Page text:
Recent initiatives notwithstanding, the U.S. government isn’t exactly the poster child for fiscal restraint, but federal employees have a boatload of money-saving ideas. Chances are, your employees have some good ideas, too. All you need to do is ask.
Since 2009, the White House SAVE Award program has yielded 56,000 ideas for cutting costs, reducing waste and increasing efficiency. What do the employees get for their submissions? Practically nothing. Government bureaucrats pick the top four ideas, regular Jill’s and Joe’s have the final vote, and the winner gets to present the idea directly to the Commander-in-Chief.
There have been two winners so far.
Don’t toss those meds
Nancy Fichter from the Department of Veteran Affairs saw the extraordinary waste of medications that were simply thrown in the garbage when patients were discharged. Her suggestion to find a way to allow the medications to be used by people who needed them landed her the 2009 award.
E-mail is cheaper
The 2010 winner was Trudy Givens from the Bureau of Prisons. She suggested that the Federal Register, which was mailed to 8,000 federal employees every day, should be e-mailed instead. When an additional 25,000 private sector readers were asked to opt in to continue hard- copy delivery (for a fee), all but 500 chose to just have it e-mailed.
So far, only 18 of the SAVE ideas have been implemented. Most involved replacing paper processes with electronic ones. A suggestion to add motion detecting light switches and high efficiency fluorescent light bulbs is expected to save HUD $4 million over three years. That might not seem like a lot in light of the $14 trillion debt, but a million here, a million there, and pretty soon it adds up.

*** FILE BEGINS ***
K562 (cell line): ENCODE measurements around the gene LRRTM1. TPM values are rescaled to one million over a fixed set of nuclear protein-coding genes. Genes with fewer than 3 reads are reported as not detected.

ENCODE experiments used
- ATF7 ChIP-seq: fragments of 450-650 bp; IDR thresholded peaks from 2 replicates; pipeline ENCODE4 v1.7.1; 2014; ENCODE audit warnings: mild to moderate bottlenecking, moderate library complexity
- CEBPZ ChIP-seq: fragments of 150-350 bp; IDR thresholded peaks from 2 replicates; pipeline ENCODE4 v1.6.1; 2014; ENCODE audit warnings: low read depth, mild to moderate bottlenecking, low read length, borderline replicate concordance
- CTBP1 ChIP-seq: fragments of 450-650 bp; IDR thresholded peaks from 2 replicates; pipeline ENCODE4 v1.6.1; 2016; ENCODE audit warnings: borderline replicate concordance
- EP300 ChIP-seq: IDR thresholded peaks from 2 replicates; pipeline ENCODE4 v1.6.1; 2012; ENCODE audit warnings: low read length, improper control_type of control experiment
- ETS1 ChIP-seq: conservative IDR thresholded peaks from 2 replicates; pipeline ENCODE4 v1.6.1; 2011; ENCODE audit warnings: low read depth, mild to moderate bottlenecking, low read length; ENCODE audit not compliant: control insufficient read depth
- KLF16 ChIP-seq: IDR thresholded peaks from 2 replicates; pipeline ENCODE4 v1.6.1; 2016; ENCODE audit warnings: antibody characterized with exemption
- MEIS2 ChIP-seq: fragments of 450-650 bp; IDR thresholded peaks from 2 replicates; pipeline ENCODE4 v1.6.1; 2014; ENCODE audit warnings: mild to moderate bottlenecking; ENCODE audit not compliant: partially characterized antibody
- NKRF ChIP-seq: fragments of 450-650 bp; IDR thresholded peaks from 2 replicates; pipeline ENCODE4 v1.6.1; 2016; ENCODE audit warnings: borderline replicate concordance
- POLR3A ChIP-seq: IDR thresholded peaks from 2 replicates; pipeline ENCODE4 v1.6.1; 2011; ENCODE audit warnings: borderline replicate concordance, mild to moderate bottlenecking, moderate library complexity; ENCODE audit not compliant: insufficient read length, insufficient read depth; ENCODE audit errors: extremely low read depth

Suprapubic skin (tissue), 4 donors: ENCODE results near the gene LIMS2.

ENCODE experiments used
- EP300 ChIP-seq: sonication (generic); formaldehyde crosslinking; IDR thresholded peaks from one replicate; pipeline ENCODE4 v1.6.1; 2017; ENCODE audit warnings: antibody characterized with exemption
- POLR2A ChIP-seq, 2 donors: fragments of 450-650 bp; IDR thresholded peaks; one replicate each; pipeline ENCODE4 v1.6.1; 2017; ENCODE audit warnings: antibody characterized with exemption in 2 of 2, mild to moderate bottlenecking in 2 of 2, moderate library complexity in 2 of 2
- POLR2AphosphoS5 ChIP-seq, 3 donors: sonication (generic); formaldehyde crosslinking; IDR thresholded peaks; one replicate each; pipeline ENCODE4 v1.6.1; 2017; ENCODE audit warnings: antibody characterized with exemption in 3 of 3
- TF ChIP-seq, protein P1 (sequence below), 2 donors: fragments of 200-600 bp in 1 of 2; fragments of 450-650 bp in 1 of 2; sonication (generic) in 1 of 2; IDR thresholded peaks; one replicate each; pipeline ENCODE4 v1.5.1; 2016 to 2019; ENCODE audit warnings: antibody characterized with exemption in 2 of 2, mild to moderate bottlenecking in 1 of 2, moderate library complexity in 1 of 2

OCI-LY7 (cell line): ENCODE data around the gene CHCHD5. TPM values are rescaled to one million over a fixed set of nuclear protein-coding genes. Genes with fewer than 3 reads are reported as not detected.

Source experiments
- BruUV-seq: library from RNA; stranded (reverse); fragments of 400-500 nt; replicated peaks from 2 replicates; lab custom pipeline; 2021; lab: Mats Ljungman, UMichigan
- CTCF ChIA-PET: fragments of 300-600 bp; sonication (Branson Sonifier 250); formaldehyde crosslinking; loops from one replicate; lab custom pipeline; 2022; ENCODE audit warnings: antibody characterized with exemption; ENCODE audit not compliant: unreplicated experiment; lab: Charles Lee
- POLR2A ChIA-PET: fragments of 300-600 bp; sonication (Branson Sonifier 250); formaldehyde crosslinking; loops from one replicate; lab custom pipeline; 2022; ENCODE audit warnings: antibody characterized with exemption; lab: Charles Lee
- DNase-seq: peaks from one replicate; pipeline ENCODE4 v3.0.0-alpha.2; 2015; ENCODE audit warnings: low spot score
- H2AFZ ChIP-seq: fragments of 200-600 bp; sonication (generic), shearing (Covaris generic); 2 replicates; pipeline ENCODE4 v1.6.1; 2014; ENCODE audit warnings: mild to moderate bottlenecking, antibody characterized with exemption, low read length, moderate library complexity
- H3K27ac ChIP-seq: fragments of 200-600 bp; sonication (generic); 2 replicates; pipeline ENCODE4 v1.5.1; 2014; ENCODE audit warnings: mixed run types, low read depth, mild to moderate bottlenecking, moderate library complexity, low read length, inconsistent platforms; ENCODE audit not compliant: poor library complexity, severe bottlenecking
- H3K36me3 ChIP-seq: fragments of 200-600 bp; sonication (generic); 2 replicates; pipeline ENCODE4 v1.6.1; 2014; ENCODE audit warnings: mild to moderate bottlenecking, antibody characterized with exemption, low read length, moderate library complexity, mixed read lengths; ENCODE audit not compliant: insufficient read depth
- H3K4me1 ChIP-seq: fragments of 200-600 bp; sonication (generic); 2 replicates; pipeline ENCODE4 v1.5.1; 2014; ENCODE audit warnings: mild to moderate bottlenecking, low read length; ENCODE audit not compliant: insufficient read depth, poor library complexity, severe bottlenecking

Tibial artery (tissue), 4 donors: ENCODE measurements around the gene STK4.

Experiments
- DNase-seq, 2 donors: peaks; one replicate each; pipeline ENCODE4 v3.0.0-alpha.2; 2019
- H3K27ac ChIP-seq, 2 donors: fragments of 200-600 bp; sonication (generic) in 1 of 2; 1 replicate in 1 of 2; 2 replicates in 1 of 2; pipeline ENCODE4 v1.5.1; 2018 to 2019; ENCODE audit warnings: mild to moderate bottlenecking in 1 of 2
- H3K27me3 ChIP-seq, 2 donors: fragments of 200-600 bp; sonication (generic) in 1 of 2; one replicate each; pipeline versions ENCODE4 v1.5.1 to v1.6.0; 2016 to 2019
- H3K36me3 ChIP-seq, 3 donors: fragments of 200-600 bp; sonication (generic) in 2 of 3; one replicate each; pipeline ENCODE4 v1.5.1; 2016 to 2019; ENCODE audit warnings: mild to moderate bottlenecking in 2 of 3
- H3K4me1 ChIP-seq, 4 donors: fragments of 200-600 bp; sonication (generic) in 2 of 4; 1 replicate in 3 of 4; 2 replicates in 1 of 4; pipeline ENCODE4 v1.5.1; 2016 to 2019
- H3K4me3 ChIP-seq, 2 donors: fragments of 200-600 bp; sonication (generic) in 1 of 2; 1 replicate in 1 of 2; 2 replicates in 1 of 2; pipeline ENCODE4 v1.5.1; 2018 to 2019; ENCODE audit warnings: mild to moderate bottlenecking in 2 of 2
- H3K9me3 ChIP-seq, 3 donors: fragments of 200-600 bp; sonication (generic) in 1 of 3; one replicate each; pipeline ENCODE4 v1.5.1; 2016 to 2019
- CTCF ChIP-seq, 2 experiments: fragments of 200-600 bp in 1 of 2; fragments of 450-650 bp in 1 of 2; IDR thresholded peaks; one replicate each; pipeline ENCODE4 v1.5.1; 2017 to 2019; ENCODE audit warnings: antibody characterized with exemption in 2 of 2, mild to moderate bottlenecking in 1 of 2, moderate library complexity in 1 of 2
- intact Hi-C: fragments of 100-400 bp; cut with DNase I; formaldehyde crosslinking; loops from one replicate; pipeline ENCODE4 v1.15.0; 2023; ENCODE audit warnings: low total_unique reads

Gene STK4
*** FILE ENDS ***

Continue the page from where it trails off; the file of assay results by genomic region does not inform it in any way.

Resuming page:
Your own SAVE Award
So how do you get your staff, or even your customers, vendors, and advisers involved in a SAVE program of your own?
- Decide on what you want out of the program: i.e. save money, increase revenue, increase efficiency, improve quality, improve morale, etc.
- Require that suggestions be specific, practical and measurable.
- Emphasize quality over quantity.
- Make sure everyone feels safe being honest (i.e. allow anonymous entries, monitor entries before publication to make sure no one is using the process for vendettas).
- Make the submission process simple.
- Explain, up front, how winners will be selected and by whom.
- Consider giving participants a vote in the process, but guard against popularity contests.
- Let participants know what to expect and when to expect it.
- Offer quick feedback on all ideas. If you have to reject any, let the submitter know why and encourage them to try again.
- Use social networking to encourage participation and build enthusiasm.
- Offer prizes for the most unusual, most creative, wackiest, best ideas–a feature in the newsletter, gift cards, dinner with (or without) the boss, or even a percentage of the savings.
- Make it clear that there are no sacred cows (unless there are).
- Determine how you’ll handle similar submissions.
- Notify the winners privately before going public; some people may not want public accolade.
- Take all the suggestions to heart; nothing will turn people off quicker than feeling like their ideas fell into a black hole.
It won't take long for the ideas to start flowing in. Just don't expect 56,000 of them right away. After all, Uncle Sam probably has a much (MUCH) larger staff than you do.